The seam between tradition and exploration in American music is long and winding, but one name has kept coming along every few stitches for the last forty years: Marc Ribot.
In the late seventies and early eighties, the man whom Rolling Stone later called “the go-to guitar guy for all kinds of roots-music adventurers” helped to set the no wave mold, most prominently with John Lurie’s Lounge Lizards, while sidelining with the likes of Wilson Pickett and Chuck Berry. Greater fame and a new kind of artistry followed when he put his certain stamp on the clangorous yet delicate sound world of Tom Waits’s eighties classics Rain Dogs and Franks Wild Years. While creating wild odysseys with John Zorn, he was also creating deathless pop music, through an association with producer T Bone Burnett, with the likes of Sam Phillips, Elton John, and especially Elvis Costello.
Now Ribot is an atlas and archive of American music unto himself, having lent his endlessly versatile and imaginative style to songs by Neko Case, Caetano Veloso, Laurie Anderson, McCoy Tyner, Allen Toussaint, The Black Keys, and countless others from every corner of genre. He has released more than two dozen albums as a bandleader, which might take up anything from Albert Ayler to Cuban son. Especially active lately is Ribot’s noise-rock band, Ceramic Dog, which carries the anarchic spirit of his earliest music into his masterful present.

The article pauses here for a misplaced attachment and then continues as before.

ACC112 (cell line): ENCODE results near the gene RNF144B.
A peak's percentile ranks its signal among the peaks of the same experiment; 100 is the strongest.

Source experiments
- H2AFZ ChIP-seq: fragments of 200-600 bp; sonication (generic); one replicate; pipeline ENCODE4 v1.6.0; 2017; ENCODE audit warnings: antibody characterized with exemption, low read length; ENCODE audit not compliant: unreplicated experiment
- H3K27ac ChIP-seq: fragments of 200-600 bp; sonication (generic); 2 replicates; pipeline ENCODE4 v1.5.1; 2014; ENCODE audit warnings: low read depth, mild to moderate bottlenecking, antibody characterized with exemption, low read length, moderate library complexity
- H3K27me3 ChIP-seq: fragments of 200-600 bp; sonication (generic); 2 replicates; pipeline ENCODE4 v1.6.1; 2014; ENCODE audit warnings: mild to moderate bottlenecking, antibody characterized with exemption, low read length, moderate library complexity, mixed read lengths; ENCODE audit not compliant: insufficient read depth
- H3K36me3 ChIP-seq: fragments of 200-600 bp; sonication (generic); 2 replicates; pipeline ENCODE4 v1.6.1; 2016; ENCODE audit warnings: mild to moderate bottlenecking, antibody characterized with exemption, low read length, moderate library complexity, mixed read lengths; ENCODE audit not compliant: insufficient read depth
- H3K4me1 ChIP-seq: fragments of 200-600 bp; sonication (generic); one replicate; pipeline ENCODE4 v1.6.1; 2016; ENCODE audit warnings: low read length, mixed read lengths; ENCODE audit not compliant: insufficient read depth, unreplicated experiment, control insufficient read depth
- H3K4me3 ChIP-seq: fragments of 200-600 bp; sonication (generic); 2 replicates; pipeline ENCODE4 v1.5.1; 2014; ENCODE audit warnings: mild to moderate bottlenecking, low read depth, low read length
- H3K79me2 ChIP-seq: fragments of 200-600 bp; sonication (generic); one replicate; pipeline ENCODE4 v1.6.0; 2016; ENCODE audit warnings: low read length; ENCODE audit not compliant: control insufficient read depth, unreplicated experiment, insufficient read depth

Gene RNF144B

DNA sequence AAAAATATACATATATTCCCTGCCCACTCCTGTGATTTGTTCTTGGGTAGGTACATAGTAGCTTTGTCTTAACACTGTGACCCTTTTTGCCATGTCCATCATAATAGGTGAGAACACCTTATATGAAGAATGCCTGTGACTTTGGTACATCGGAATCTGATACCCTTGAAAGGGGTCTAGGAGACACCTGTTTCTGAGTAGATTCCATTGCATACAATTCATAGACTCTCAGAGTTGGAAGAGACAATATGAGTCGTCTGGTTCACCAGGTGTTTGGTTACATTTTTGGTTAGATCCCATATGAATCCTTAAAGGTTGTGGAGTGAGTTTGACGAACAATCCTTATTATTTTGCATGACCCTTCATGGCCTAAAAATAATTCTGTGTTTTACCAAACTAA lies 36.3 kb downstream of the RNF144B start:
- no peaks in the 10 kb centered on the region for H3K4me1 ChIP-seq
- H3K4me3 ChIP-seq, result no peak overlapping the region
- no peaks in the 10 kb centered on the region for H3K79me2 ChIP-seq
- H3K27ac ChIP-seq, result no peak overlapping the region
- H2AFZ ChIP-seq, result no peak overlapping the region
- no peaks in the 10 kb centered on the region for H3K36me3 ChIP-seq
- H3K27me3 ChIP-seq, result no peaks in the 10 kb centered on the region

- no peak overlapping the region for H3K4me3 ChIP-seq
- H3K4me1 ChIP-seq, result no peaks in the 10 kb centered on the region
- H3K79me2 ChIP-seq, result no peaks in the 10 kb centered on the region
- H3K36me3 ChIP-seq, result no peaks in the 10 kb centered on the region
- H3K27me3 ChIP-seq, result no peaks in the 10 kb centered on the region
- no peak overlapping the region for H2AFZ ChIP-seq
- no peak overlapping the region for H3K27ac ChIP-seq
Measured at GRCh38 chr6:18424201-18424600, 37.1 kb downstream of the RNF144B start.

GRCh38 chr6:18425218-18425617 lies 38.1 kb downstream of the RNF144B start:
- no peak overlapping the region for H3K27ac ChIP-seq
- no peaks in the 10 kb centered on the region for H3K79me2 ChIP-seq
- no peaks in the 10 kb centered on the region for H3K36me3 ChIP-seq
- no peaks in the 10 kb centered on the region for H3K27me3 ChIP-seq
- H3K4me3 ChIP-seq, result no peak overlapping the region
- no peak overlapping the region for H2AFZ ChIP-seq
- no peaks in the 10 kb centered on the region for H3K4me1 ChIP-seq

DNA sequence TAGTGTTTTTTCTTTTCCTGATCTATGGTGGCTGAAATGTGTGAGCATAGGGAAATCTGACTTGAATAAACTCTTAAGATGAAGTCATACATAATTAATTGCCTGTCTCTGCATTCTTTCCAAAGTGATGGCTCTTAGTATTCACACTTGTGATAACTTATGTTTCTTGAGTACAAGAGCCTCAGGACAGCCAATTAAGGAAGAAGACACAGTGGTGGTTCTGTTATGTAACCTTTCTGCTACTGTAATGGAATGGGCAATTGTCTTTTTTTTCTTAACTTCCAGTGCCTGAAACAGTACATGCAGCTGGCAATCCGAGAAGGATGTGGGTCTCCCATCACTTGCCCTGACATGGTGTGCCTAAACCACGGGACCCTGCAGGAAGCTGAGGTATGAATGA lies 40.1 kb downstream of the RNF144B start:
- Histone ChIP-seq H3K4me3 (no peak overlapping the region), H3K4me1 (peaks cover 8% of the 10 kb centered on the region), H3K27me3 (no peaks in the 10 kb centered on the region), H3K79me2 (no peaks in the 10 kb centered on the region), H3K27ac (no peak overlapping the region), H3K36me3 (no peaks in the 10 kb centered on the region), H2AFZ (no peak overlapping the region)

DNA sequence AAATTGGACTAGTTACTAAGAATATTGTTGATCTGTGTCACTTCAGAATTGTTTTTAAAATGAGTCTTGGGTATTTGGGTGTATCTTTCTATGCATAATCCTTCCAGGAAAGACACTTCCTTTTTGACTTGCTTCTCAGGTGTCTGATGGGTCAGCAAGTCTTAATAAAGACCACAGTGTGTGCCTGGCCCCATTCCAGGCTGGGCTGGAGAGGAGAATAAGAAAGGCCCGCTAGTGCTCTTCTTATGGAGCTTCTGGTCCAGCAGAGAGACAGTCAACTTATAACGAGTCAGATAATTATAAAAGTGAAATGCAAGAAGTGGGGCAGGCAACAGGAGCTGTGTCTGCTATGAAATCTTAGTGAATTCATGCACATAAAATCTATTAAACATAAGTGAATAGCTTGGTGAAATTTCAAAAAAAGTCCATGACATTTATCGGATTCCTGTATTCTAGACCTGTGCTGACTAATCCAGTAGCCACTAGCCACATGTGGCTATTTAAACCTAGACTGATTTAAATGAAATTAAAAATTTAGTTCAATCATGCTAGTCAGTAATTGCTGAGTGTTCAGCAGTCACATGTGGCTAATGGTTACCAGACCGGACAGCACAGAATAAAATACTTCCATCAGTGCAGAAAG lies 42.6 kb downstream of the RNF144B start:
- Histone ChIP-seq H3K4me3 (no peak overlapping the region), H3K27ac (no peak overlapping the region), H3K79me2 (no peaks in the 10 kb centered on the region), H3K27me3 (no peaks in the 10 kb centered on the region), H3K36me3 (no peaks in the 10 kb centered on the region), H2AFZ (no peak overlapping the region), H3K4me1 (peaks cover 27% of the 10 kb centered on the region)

Ribot plays in several lineups at Big Ears this year: in a solo concert of the music of his first mentor, Frantz Casséus; in Joe Henry’s 115th Dream band with Jason Moran; and in a duo with the free-jazz pioneer Andrew Cyrille. He’ll also give a reading from his new book, Unstrung: Rants and Stories of a Noise Guitarist, a collection of essays, short stories, and imaginary film treatments as only an American original like Ribot could conceive of them.